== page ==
(621dy) Analysis of Transient and Steady-State Hysteresis Effects in Monolith Reactors
Rama Krishna Dadi, Dan Luss and Vemuri Balakotaiah
Department of Chemical and Biomolecular Engineering, University of Houston, TX-77204
Dynamic hysteresis is observed in many laboratory studies of catalytic reactors in which the temperature of the inlet feed gas is ramped up to a certain value (usually past the light-off value) and then ramped down. Lights off curves describing the exit conversion versus inlet gas temperature do not follow the same path during ramp up and ramp down and this leads to hysteresis. This dynamic hysteresis, which could occur even under ideal conditions (e.g. plug flow and negligible heat effects) is fundamentally different from the steady-state hysteresis due to heat effects and thermal feedback. It is important to understand the key differences between dynamic hysteresis and steady state hysteresis in order to interpret laboratory data, scale-up performance as well as explain the light-off behavior under transient conditions. This work presents a comprehensive analysis of the dynamic hysteresis and combined effects of dynamic and steady-state hysteresis in monolith reactors.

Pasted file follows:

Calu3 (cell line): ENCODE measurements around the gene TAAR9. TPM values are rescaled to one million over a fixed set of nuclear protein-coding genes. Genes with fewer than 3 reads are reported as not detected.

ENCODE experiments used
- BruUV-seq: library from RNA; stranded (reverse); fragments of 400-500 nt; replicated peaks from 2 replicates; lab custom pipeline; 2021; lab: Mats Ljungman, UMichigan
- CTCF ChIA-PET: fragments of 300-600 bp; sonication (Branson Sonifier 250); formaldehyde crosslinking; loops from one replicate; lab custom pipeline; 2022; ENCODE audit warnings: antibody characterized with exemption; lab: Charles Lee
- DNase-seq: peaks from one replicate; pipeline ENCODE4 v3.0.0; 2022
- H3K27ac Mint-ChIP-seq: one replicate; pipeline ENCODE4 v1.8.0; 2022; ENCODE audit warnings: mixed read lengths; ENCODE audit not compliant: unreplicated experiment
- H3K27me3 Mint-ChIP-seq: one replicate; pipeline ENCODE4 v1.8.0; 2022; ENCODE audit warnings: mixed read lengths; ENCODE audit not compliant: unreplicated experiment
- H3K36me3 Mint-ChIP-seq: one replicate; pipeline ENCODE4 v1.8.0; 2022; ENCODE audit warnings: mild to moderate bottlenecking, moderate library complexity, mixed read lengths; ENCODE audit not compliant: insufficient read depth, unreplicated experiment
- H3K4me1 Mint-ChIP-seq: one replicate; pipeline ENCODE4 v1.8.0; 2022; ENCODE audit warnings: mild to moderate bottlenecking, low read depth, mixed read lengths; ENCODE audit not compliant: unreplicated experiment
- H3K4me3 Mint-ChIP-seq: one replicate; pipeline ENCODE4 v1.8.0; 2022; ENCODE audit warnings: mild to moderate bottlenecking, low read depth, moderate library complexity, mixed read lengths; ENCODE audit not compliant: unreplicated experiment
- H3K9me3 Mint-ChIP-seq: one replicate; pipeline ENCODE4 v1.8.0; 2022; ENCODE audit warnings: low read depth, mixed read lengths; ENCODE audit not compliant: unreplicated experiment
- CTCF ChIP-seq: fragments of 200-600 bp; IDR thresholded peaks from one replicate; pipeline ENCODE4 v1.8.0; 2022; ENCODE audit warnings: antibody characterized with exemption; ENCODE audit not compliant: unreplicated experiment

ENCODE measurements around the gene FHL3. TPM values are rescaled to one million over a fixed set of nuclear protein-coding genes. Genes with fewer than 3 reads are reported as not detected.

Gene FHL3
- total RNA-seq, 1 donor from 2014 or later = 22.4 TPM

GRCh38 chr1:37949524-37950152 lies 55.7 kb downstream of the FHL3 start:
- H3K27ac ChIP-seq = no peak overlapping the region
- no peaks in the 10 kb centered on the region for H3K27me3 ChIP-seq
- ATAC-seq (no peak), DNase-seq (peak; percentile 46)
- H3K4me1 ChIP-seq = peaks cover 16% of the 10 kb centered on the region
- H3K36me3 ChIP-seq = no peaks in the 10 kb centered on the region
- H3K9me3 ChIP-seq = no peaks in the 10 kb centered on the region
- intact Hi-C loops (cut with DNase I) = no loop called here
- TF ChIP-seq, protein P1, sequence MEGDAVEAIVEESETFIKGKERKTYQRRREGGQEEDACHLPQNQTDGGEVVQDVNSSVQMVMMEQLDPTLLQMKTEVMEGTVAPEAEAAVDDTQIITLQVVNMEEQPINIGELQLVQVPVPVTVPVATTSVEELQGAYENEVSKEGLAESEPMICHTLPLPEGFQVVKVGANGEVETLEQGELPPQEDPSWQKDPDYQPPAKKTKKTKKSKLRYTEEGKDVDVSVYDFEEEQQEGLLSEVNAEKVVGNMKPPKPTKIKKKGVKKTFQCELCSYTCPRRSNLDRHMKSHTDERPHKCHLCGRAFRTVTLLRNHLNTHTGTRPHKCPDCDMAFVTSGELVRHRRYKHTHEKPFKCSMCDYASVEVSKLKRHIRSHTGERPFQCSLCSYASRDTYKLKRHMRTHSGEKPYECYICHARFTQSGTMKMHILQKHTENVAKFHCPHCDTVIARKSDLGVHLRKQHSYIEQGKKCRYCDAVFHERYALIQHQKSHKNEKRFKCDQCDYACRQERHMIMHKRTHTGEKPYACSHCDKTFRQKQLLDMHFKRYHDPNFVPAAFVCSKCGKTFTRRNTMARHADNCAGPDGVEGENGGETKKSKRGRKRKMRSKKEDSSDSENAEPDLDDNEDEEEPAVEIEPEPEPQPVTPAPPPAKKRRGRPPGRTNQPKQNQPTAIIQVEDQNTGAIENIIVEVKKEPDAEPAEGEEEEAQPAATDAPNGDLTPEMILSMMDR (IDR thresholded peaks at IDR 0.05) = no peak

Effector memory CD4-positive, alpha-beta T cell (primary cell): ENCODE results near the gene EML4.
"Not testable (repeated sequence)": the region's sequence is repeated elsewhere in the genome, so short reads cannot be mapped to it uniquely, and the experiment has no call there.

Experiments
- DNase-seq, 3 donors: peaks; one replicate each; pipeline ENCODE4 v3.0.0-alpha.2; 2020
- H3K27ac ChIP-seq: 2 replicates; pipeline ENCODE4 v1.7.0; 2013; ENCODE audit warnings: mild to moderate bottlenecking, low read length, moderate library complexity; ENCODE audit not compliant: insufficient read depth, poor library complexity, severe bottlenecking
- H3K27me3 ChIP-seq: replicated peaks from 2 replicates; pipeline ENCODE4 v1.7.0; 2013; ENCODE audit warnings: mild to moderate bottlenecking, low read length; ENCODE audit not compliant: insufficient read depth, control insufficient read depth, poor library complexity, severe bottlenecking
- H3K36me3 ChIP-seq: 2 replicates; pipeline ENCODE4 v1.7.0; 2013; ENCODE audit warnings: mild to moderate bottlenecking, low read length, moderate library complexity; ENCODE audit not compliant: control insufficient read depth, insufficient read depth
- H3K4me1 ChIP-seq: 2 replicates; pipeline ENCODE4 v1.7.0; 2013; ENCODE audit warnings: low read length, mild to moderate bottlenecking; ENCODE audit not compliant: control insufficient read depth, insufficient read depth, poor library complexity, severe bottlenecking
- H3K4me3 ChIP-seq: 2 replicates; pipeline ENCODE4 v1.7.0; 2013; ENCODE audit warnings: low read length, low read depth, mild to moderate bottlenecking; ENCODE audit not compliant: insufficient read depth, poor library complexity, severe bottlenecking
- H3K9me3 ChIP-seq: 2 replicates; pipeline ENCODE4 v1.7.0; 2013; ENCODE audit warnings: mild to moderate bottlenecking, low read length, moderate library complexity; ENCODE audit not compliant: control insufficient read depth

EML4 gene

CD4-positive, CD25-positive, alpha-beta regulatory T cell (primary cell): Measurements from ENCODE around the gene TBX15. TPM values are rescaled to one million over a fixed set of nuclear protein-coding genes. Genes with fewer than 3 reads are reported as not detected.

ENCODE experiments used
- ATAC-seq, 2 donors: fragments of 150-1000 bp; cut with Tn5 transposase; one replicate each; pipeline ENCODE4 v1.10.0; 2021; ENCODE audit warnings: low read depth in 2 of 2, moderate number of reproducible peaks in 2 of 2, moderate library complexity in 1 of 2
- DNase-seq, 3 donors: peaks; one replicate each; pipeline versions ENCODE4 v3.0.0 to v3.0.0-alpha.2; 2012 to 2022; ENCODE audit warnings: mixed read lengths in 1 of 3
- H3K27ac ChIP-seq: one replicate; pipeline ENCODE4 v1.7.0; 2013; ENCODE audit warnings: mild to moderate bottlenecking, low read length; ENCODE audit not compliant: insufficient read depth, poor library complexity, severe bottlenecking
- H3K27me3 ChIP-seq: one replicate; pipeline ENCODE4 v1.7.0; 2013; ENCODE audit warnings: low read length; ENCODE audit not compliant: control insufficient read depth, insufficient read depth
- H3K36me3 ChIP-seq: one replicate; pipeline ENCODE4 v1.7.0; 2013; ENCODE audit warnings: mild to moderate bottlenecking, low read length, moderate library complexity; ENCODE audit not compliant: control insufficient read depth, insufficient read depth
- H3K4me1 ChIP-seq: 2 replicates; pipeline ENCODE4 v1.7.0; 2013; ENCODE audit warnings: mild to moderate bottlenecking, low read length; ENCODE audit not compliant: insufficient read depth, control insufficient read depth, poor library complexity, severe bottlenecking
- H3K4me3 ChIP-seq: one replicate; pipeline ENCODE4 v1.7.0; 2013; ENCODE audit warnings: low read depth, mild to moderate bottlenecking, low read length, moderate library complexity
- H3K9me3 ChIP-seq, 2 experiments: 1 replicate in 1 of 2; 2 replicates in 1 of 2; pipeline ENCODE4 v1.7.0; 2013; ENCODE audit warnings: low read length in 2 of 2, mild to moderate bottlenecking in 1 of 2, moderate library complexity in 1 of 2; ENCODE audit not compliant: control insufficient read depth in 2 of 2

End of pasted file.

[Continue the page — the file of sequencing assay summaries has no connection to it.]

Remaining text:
We show that dynamic hysteresis loop expands when thermal feedback decreases or Peh increases which is the opposite of the trend observed in steady state hysteresis. We present analytical expressions for the width of the dynamic hysteresis loop as a function of the ramp rate, solid to gas heat capacity ratio, space time and the heat Peclet number, for limiting case of pseudo-homogeneous model with negligible heat effects (DTad=0). Two-phase plug flow model is used to study the impact of interphase gradients on dynamic hysteresis behavior. Numerical simulations are presented to illustrate the combined effect of steady state multiplicity and dynamic hysteresis when heat effects are significant.